Even in a tough economy, it makes sense to go green.
Property improvements for increased energy efficiency make financial sense. Real estate managers have realized energy efficiency improvements are a proactive approach to increase net operating income through 1) the reduction of energy-related expenses for gross leases or 2) the ability to collect higher rents for efficient spaces under net leases. While most real estate investors are not specifically targeting green buildings for their portfolios just yet, some are. And some favorable short-term market indicators and financial mechanisms will boost the number of savvy property owners implementing efficiency measures.
Although a large percentage of commercial and multifamily loans came due during 2012, anticipated market setbacks never materialized. In fact, the commercial real estate market saw increasing occupancy rates, property values and net operating incomes, and delinquency rates for all major classifications of lenders actually declined in the last quarter of 2012.
According to a Deloitte study on factors affecting the real estate market in 2013, new construction is still at record low levels so increases in occupancy rates are to be expected. Lodging, apartments, industrial, retail and offices are all enjoying decreased vacancy, which is beginning to drive growth in the office, industrial and retail sectors. The next two years appear to be relatively safe as the percentage of commercial loans that will be maturing is relatively low, and even when 10-year loans come due in 2015, multiple factors hold promise to stave off default.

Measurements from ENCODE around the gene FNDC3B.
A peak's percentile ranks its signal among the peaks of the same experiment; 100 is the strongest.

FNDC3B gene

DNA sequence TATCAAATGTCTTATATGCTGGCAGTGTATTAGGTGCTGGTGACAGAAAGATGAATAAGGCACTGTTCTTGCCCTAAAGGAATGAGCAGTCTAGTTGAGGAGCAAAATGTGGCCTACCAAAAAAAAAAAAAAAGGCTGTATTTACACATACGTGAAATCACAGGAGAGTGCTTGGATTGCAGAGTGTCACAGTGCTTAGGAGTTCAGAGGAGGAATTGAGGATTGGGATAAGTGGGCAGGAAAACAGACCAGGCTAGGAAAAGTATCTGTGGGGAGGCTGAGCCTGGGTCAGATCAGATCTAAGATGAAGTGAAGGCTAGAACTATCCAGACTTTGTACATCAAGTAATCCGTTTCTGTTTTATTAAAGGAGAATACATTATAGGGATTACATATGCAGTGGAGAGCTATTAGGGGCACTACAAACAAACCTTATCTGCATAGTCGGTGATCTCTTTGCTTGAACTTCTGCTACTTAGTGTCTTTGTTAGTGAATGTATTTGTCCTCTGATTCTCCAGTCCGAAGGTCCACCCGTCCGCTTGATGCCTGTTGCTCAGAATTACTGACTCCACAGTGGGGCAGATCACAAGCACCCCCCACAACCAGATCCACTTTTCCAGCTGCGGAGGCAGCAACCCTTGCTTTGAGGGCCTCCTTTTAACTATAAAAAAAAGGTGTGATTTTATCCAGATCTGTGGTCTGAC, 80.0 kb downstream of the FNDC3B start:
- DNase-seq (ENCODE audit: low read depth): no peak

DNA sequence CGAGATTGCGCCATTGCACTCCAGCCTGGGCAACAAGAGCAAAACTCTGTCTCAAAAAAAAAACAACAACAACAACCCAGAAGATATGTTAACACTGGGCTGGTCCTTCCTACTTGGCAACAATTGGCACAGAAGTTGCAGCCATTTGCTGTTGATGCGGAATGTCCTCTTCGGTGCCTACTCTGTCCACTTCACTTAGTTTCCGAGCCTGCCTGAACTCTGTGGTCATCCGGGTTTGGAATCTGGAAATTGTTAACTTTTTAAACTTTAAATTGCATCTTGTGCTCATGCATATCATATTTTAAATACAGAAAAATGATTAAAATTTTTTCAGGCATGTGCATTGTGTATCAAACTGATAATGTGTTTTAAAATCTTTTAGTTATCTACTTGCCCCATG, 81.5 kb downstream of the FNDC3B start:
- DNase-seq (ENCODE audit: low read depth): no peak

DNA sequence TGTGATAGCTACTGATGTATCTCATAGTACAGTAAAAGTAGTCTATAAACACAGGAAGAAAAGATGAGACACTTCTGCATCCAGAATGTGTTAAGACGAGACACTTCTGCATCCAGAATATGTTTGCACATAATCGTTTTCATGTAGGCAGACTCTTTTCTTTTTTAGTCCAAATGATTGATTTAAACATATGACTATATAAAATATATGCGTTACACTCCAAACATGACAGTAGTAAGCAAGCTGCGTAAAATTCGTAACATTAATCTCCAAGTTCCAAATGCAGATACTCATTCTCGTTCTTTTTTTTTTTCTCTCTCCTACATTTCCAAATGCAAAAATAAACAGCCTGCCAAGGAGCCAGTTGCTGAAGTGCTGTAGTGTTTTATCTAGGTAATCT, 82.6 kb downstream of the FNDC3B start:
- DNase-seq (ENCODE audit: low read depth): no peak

To help building owners save money while riding out the shifting market tides, financial mechanisms are now available to make undertaking building energy improvements easier to swallow. One mechanism, Property Assessed Clean Energy (PACE), allows building owners to use voluntary property tax assessment to spread out the cost of improvements and acquire a reduced loan rate. The PACE financial incentive is available in many cities and counties across the country. PACE legislation has passed or is in process in 28 states. For example, in California, PACE financing is currently available in San Francisco, Sacramento and Los Angeles County. In Oregon, Multnomah County is piloting a PACE program.
We’ll continue this conversation, so look for our next installment on real estate trends.